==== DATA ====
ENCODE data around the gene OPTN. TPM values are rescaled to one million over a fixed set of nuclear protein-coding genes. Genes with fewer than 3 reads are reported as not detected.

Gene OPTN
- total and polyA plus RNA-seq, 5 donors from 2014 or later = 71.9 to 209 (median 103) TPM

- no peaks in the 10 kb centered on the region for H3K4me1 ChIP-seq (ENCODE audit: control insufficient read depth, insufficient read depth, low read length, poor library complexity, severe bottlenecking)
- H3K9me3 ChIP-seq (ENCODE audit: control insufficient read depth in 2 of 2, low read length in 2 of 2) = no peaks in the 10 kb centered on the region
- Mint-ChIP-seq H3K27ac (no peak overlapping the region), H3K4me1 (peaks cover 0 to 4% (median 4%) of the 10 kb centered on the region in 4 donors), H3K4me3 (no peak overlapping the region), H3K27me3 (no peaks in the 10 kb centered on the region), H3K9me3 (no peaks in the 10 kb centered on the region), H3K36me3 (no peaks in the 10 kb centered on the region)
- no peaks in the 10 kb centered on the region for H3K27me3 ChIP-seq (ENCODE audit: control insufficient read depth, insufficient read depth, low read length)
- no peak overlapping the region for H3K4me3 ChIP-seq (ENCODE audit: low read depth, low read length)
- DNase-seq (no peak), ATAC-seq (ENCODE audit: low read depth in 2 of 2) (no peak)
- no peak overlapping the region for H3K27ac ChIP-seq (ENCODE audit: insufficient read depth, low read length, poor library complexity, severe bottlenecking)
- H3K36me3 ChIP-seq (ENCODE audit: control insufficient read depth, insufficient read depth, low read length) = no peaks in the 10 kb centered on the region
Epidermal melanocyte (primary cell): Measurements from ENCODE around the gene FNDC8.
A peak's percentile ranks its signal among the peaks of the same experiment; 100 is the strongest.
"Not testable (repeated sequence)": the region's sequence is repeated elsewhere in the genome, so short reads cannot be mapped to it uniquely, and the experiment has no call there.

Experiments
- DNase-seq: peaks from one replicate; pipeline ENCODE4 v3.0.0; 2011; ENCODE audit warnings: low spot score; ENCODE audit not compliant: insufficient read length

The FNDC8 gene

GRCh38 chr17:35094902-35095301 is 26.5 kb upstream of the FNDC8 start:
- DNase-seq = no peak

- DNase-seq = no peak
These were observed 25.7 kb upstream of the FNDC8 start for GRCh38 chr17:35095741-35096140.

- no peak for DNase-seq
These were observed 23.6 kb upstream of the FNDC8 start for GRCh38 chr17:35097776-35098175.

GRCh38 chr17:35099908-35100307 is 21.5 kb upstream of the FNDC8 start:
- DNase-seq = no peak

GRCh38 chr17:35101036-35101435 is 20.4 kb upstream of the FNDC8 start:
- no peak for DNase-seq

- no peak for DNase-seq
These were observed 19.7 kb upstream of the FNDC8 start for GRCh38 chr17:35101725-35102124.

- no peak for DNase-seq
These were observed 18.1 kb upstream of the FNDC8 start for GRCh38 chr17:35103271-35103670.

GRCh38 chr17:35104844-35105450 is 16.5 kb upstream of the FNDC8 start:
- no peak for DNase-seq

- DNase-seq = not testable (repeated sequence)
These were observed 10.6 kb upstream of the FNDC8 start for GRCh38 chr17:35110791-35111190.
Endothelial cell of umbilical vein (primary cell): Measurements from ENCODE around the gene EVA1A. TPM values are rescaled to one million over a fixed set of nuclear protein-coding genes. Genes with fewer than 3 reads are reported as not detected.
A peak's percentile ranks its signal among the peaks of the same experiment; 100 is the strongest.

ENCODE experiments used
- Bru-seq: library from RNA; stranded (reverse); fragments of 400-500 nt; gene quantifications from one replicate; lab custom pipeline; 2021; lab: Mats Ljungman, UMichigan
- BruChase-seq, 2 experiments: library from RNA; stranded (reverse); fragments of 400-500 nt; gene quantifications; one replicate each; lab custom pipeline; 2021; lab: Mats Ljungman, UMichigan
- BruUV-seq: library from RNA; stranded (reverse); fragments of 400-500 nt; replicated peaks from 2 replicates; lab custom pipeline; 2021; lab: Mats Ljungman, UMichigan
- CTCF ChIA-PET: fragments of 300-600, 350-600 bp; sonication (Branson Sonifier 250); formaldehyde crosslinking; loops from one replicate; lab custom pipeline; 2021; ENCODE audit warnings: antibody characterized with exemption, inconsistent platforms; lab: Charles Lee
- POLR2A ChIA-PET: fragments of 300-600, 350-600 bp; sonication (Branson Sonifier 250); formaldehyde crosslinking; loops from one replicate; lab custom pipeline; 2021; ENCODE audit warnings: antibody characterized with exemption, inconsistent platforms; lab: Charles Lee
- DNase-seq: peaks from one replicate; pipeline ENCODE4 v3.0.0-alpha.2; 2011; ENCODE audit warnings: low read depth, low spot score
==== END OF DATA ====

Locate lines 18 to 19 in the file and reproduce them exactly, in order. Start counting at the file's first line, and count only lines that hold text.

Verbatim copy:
GRCh38 chr17:35094902-35095301 is 26.5 kb upstream of the FNDC8 start:
- DNase-seq = no peak